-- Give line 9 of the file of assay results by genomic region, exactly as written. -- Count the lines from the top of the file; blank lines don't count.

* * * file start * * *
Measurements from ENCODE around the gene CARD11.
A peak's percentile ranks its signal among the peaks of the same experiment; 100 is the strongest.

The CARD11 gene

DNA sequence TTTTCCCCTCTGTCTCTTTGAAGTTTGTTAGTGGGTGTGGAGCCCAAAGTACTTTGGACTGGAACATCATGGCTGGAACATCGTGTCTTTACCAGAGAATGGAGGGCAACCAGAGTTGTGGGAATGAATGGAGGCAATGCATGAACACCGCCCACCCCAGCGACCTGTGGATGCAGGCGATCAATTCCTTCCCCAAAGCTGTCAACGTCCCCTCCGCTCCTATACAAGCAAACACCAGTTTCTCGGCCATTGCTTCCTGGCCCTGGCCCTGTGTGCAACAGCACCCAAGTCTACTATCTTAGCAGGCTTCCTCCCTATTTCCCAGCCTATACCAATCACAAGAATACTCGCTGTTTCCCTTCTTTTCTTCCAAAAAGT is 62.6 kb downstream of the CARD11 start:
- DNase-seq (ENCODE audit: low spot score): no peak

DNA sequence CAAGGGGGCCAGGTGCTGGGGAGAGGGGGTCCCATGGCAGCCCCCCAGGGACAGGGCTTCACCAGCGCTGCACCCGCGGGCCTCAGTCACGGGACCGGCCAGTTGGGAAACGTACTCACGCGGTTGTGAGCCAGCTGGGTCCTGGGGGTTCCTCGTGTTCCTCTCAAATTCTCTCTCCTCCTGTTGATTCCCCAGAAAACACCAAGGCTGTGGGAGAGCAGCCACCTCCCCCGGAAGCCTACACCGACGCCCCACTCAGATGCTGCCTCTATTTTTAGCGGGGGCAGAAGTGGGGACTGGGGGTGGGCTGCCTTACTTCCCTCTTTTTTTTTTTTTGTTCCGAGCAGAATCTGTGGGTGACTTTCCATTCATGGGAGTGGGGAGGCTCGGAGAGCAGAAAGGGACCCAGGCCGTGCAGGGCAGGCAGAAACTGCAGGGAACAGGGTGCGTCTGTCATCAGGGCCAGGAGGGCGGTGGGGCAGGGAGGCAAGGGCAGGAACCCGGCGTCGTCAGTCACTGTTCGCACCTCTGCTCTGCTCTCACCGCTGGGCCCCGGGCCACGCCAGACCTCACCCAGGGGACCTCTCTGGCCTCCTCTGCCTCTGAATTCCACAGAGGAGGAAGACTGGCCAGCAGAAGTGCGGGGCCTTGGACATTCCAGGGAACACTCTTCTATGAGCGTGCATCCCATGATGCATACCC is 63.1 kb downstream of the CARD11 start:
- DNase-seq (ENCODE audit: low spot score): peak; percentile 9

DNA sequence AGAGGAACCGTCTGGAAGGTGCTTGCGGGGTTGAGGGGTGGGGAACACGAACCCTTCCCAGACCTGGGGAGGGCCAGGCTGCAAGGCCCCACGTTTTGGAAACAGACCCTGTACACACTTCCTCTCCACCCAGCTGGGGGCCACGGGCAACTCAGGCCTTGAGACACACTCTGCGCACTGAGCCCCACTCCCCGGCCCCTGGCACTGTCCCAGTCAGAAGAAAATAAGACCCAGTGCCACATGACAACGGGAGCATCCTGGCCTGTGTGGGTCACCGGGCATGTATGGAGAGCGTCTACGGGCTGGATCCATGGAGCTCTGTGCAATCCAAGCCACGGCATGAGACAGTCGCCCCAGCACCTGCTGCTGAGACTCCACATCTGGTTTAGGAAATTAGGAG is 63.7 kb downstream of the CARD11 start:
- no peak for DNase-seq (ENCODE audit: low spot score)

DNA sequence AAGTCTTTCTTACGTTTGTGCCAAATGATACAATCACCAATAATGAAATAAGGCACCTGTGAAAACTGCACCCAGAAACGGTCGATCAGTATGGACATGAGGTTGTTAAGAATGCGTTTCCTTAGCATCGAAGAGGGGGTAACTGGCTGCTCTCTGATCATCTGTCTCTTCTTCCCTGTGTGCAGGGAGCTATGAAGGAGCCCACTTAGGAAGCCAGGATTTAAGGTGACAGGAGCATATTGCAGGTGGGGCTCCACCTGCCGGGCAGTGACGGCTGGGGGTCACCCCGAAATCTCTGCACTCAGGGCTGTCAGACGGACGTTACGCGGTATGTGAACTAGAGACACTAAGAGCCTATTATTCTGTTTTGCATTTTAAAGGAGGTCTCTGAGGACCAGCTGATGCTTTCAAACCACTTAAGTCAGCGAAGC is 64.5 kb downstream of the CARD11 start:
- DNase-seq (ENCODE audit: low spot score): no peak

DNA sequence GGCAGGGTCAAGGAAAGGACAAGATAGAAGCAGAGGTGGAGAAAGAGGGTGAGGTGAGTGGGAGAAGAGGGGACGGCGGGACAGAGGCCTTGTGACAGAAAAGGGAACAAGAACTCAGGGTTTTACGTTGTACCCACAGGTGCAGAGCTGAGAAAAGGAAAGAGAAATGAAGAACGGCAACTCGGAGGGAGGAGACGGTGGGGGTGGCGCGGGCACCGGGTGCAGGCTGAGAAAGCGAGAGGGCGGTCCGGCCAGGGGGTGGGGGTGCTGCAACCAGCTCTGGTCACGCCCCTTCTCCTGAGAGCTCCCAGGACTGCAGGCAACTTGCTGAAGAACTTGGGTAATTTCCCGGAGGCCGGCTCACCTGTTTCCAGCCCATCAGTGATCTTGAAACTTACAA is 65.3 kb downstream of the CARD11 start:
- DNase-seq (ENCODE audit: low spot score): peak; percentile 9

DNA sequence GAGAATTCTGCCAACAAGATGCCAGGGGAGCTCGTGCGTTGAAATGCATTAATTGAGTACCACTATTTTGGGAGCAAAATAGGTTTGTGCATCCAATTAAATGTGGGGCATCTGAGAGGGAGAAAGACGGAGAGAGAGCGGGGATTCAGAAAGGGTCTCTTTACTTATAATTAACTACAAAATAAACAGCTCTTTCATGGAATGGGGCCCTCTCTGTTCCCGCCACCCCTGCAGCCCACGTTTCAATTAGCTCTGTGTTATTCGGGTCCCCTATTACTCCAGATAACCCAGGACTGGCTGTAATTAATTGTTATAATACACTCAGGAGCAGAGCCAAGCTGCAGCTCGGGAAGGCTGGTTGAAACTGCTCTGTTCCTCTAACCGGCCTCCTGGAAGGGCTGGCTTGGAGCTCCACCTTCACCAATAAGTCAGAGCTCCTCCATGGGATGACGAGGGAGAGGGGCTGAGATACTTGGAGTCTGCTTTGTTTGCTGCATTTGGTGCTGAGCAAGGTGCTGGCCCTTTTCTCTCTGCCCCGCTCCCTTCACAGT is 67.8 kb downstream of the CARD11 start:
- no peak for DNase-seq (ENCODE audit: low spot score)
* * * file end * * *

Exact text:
- no peak for DNase-seq (ENCODE audit: low spot score)